ACRP LRD 42 49 1. Illinois Illinois has one of the most comprehensive regulatory schemes in the country regarding biometrics. The Illinois Bio- metric Information Privacy Act (Illinois BIPA)464 is seen as offering some of the most robust protections of biometric data in the United States One of the key express legislative findings is the recognition that [b]iometrics are unlike other unique identifiers that are used to ac- cess finances or other sensitive information. For example, social security numbers, when compromised can be changed. Biometrics, however, are biologically unique to the individual; therefore, once compromised, the individual has no recourse, is at a heightened risk for identity theft, and is likely to withdraw from biometric-facilitated transactions.465 The Illinois BIPA is notable in that it contains a statutory def- inition of a “Biometric Identifier” as being “a retina or iris scan, fingerprint, voiceprint, or scan of hand or face geometry.”466 Likewise, it contains expressly defined exclusions for “writing samples, written signatures, photographs, human biological samples used for valid scientific testing or screening, demo- graphic data, tattoo descriptions, or physical descriptions such as height, weight, hair color, or eye color.”467 Significantly, given the COVID-19 pandemic and the increased use of air passenger temperature screenings, the Illinois BIPA does not state that a biometric identifier includes an individual’s temperature.468 The four main Illinois BIPA compliance requirements in- clude retention, collection, disclosure, and destruction.469 The collection component has the following three requirements: (1) the entity must inform the subject or the subject’s legally author ized representative in writing that a biometric identifier or biometric information is being collected or stored; (2) the en- tity must inform the subject or the subject’s legally authorized representative in writing of the specific purpose and length of term for which a biometric identifier or biometric information is being collected, stored, and used; and (3) the entity must re- ceive a written release executed by the subject of the bio metric identifier or biometric information or the subject’s legally author ized representative.470 The Illinois BIPA creates a civil right of action and pro- vides for statutory damages and attorney’s fees for a prevailing party.471 As a result, it has generated substantial litigation. The seminal decision by the Illinois Supreme Court regarding the Illinois BIPA is Rosenbach v. Six Flags Entertainment Corp.,472 where the Court held that “an individual need not allege some actual injury or adverse effect, beyond violation of his or her rights under the Act, in order to qualify as an ‘aggrieved’ person 464 740 ILCS 14/1 et seq. 465 740 ILCS 14/5. 466 740 ILCS 14/10. 467 740 ILCS 14/10. 468 740 ILCS 14/10. 469 740 ILCS 14/15. 470 740 ILCS 14/15(1)-(3). 471 740 ILCS 14/20. 472 2019 IL 123186. New Mexico and Rhode Island essentially follow the structure of the CCPA model in their legislative proposals.461 In contrast, the legislative proposals in New York and North Dakota do not follow the CCPA model, but do contain much of the same statu- tory language.462 In further contrast, the Washington state bill is modeled after the GDPR rather than the CCPA.463 That the majority of the proposed state legislation adopts the CCPA model reveals certain trends, such as a focus on con- sumer rights, including a right to demand deletion of data and to opt-out of disclosures to third parties other than service pro- viders. Also, the definition of consumer information has greatly expanded in the proposed state legislation. Finally, under the proposed state legislation, even businesses that collect informa- tion only on the internet must designate multiple methods for consumers to submit requests, including maintaining a toll-free number. H. Conclusions The structure of data protection and privacy laws in the United States creates a patchwork of legal requirements that can vary by jurisdiction. This patchwork creates significant legal and logistical challenges in dealing with data collection and use practices that cross state (and international borders). Airports and airport stakeholders need to engage counsel to assist in nav- igating the requirements of not only the laws in their state, but also the laws in other states to ensure that their data protection and privacy programs properly mitigate legal risk. IX. DEVELOPING STATE AND LOCAL LAWS, AND FEDERAL AGENCY ACTIONS AND LEGISLATIVE PROPOSALS ON BIOMETRICS USAGE With the growing use of facial recognition technology and the development of governmental programs to introduce it into the traveler screening process, there is increased airport focus on biometrics, in general, and facial recognition, in particular. Outside of the airport industry, there is also significant court and legislative activity addressing biometrics and facial recognition. A. State Law Developments State laws regarding biometric information are increasing. The following states have varying regulatory schemes. Some have comprehensive regulatory schemes, while others regulate certain aspects of biometric information collection. 461 S.B. 418, 2019 Leg., 30th Sess. (Haw. 2019); S.B. 613, 2019 Reg. Sess. (Md. 2019); S.D. 341, 191st Leg., Reg. Sess. (Mass. 2019); H.B. 1253, 2019 Leg., Reg. Sess. (Miss. 2019); S.B. 176, 54th Leg., 1st Sess. (N.M. 2019); S. 0234, 2019 Gen. Assemb., Reg. Sess. (R.I. 2019); Cal. Civ. Code §§ 1798.100–1798.199. 462 S. 224, 2019-2020 Gen. Assemb., Reg. Sess. (N.Y. 2019); H.B. 1485 2019 Leg., 66th Sess. (N.D. 2019) (enacted); Cal. Civ. Code §§ 1798.100-1798.199. 463 S.B. 6281, 66th Leg., 2020 Reg. Sess. (Wash. 2020).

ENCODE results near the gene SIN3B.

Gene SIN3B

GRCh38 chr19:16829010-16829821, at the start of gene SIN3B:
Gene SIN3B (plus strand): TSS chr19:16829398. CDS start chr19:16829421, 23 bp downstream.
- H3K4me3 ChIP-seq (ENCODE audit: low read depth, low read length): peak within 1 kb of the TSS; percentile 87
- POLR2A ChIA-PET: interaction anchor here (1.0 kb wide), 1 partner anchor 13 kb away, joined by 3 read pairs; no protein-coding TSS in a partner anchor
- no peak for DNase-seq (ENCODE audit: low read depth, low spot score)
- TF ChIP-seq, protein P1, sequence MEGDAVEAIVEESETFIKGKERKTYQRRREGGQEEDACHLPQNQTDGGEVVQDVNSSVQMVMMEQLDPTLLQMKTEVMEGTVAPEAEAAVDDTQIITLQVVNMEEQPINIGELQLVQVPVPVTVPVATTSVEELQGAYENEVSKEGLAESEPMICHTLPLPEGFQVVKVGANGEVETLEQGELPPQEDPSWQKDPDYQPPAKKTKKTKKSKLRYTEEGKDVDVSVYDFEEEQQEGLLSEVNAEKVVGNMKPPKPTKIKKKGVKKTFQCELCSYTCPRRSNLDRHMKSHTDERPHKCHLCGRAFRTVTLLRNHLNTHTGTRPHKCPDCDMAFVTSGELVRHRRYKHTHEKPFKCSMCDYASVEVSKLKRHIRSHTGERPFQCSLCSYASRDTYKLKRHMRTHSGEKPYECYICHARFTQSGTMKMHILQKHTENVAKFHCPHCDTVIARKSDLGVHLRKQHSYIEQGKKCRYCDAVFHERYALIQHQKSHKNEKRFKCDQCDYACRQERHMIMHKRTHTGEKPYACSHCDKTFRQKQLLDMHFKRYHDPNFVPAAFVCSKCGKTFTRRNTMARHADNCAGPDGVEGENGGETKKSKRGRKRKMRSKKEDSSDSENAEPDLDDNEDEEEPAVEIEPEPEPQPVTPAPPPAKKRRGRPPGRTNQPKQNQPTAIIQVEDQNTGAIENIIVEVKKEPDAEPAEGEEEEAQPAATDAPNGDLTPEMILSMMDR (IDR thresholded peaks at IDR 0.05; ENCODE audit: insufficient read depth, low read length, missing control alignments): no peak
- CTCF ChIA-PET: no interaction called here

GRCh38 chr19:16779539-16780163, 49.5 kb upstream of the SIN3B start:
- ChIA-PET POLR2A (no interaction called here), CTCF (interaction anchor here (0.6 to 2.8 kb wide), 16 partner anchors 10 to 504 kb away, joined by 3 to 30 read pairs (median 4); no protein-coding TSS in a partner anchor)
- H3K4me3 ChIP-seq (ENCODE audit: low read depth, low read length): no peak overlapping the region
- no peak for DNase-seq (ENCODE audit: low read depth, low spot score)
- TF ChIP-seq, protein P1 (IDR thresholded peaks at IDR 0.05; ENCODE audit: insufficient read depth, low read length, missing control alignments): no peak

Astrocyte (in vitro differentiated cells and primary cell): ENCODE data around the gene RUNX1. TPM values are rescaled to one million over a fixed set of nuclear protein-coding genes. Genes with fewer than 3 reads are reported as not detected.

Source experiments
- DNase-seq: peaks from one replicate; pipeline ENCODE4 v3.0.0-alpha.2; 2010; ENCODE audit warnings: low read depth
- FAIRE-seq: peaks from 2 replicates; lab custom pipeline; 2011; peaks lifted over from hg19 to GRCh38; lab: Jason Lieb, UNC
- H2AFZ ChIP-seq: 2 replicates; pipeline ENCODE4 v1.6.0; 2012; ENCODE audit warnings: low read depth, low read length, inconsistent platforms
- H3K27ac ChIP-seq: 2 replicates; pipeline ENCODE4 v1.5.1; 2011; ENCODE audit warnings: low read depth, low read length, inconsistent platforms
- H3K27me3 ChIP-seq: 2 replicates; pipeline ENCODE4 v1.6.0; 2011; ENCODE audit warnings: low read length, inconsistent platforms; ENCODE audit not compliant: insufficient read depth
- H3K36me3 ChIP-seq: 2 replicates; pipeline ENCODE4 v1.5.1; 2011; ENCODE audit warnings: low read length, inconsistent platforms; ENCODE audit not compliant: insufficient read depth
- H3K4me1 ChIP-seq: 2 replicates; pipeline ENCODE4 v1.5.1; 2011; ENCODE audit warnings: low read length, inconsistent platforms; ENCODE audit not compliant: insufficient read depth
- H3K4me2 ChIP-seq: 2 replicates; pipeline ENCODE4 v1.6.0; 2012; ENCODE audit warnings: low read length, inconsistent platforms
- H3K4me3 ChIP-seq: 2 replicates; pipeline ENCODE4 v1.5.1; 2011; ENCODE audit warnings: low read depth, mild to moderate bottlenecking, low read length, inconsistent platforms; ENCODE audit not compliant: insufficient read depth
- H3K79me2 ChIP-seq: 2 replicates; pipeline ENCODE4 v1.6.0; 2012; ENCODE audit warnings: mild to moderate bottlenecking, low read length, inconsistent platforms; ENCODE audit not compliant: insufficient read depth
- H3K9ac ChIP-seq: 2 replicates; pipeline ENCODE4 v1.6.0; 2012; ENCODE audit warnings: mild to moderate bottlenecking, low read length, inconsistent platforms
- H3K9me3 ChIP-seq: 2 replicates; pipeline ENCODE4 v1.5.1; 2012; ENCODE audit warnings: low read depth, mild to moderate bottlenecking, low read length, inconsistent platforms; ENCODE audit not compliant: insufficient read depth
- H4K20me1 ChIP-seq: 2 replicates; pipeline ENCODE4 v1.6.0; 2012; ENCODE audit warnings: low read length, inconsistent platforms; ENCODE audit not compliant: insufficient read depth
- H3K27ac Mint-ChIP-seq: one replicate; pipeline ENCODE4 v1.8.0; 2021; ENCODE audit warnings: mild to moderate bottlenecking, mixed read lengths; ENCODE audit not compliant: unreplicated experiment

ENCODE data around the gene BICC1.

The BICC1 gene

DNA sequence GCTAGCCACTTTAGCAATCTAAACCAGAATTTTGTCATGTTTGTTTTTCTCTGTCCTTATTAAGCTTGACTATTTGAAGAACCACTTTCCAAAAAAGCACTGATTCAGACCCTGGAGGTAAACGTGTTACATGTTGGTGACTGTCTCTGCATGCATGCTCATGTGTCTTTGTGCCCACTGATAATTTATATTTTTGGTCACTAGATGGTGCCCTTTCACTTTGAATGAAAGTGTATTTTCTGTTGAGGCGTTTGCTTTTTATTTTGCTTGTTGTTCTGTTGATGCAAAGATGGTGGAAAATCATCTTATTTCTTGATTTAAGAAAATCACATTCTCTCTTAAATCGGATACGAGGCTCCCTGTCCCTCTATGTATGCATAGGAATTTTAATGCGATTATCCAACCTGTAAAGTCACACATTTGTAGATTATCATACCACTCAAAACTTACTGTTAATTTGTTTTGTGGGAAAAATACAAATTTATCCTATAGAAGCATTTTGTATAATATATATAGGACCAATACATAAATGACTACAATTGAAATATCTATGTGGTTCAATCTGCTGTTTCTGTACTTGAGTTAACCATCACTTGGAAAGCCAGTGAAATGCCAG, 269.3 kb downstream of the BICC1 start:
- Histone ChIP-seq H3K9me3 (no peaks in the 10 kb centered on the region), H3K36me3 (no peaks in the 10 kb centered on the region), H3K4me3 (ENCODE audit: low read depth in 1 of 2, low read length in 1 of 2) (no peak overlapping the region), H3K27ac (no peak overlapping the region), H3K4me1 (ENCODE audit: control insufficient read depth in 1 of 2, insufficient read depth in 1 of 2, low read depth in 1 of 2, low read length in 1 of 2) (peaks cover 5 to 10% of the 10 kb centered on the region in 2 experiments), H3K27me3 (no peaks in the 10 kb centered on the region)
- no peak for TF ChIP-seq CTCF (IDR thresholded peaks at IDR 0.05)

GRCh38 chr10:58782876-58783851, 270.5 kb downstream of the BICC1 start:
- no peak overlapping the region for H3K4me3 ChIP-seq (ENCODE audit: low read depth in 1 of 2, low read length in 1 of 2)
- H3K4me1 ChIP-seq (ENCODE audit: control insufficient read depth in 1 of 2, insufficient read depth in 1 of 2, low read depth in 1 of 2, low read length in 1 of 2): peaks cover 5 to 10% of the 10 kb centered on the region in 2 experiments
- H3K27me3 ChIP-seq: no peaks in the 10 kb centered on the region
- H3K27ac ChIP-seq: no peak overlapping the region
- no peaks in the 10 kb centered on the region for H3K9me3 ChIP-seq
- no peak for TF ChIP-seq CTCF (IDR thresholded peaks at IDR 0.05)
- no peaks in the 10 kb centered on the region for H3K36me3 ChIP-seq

50 ACRP LRD 42 keeping in the workplace had to present such contentions to an adjustment board under the Railway Labor Act (RLA) rather than to a court.484 Miller specifically found that a union is a “legally authorized representative” for purposes of the Illinois BIPA.485 Finally, Miller also limited the reach of the Illinois BIPA, noting that United wrongly supposed that the suit challenged its employment practices nationwide, which the court noted was not possible as the state statute is limited to Illinois.486 Following Miller, a U.S. District Court for the Northern Dis- trict of Illinois ruled in Crooms v. Southwest Airlines Co.487 that airline workers who filed a putative class action under BIPA re- garding their employer’s practice of collecting employee’s finger- prints for timekeeping had to pursue their claims in arbitration or before an adjustment board, not in federal court. Likewise, a U.S. District Court for the Northern District of Illinois granted a defendant’s motion to compel arbitration of the Plaintiff ’s claim under the Illinois BIPA in Miracle-Pond v. Shutterfly, Inc.488 Notably, the Plaintiff in Miracle-Pond had accepted the defen- dant’s terms of use, which contained a provision that the terms could be revised simply by posting new terms, and the defen- dant later added an arbitration provision, which the court en- forced.489 However, in Acaley v. Vimeo, Inc., a U.S. District Court for the Northern District of Illinois ruled that a putative class action under the Illinois BIPA was an invasion of privacy claim outside of the scope of the parties’ agreement to arbitrate claims, and therefore, could be litigated in federal court.490 2. Texas In 2009, Texas became the second state to enact a biometric information privacy act.491 While the Texas Act (which does not contain an official title) lacks many of the key components of the Illinois BIPA, it is still comprehensive in that it applies to all data collection statewide.492 Interestingly, unlike the Illinois BIPA, the Texas Act applies to a “person,”493 and no “entity” is referenced. Also, the Texas Act does not provide for a statutory penalty, but instead contains a cap on damages.494 There is also no provision for attorney’s fees for a prevailing party. 484 Id. at 905. 485 Id. at 903. 486 Id. at 905. 487 No. 19-cv-2149, 2020 U.S. Dist. LEXIS 84360 (N.D. Ill. May 12, 2020). 488 No. 19-cv-4722, 2020 U.S. Dist. LEXIS 86083 (N.D. Ill. May 15, 2020). 489 Id. 490 No. 19-cv-7164. 2020 U.S. Dist. LEXIS 95208, at *25 (N.D. Ill. June 1, 2020). 491 Tex. Bus. & Com. Code Ch. 503. 492 Tex. Bus. & Com. Code Ch. 503. 493 Tex. Bus. & Com. Code Ch. 503. 494 Id. § 503.001(d). and be entitled to seek liquidated damages and injunctive relief pursuant to the Act.”473 The notion of “data insecurity” as an in- jury in itself is also being explored in academic writing.474 In May 2020, the American Civil Liberties Union filed a law- suit in an Illinois state court against Clearview AI, Inc. for an alleged violation of the Illinois BIPA.475 The complaint claims that Clearview has illegally scraped three billion face-prints from images available online without the knowledge of any of those individuals in violation of the Illinois BIPA.476 It further asserts that Clearview has shared this database with its clients including over 200 companies, law enforcement and other gov- ernment entities in Illinois, and other federal, state and local government agencies.477 This case could serve as a litmus test regarding the feasibility of ubiquitous facial recognition usage. Among the significant federal cases regarding the Illinois BIPA is Bryant v. Compass Group USA, Inc.478 There, the U.S. Court of Appeals for the Seventh Circuit held that a defendant vending machine owner’s failure to make the requisite dis- closures before it collected the Plaintiff ’s fingerprints denied the Plaintiff the ability to give informed written consent as re- quired under the Illinois BIPA.479 The Seventh Circuit found that this failure was a concrete injury-in-fact particularized to the Plaintiff sufficient for Article III standing.480 For airports that have vending machines for employees or other customers implementing this type of biometric technology, this case has substantial implications. In July 2020, a U.S. District Court for the Northern District of Illinois ruled in Figueroa v. Kronos, Inc.481 that a major pro- vider of biometric timekeeping systems to a defendant employer should not be dismissed from a class action lawsuit under the Illinois BIPA where allegations in the complaint contended that the defendant provider did not comply with numerous aspects of the statute.482 Whether a plaintiff may litigate his or her Illinois BIPA claim in court has been the subject of a number of cases. In Miller v. Southwest Airlines Co.,483 a consolidated case involving both Southwest Airlines and United Airlines, the Seventh Circuit ruled that employees who contended that the air carriers vio- lated the Illinois BIPA by using biometric information for time- 473 2019 IL 123186, ¶ 40. 474 See Jay P. Kesan & Carol M. Hayes, Liability for Data Injuries, 2019 U. Ill. L Rev. 295 (2019). 475 ACLU, et al. v. Clearview AI, Inc., No. 20 CH 4353 (Ill. Cir. Ct. May 28, 2020). 476 ACLU, et al. v. Clearview AI, Inc., No. 20 CH 4353, Compl. 3 (Ill. Cir. Ct. May 28, 2020), https://aclu.org/legal-document/aclu-v- clearview- ai-complaint. 477 Id. at 4. 478 958 F.3d 617 (7th Cir. 2020). 479 Id. at 626. 480 Id. at 627. 481 No. 19 C 1306, 2020 U.S. Dist. LEXIS 64131 (N.D. Ill. July 24, 2020). 482 Id. 483 926 F.3d 898 (7th Cir. 2019).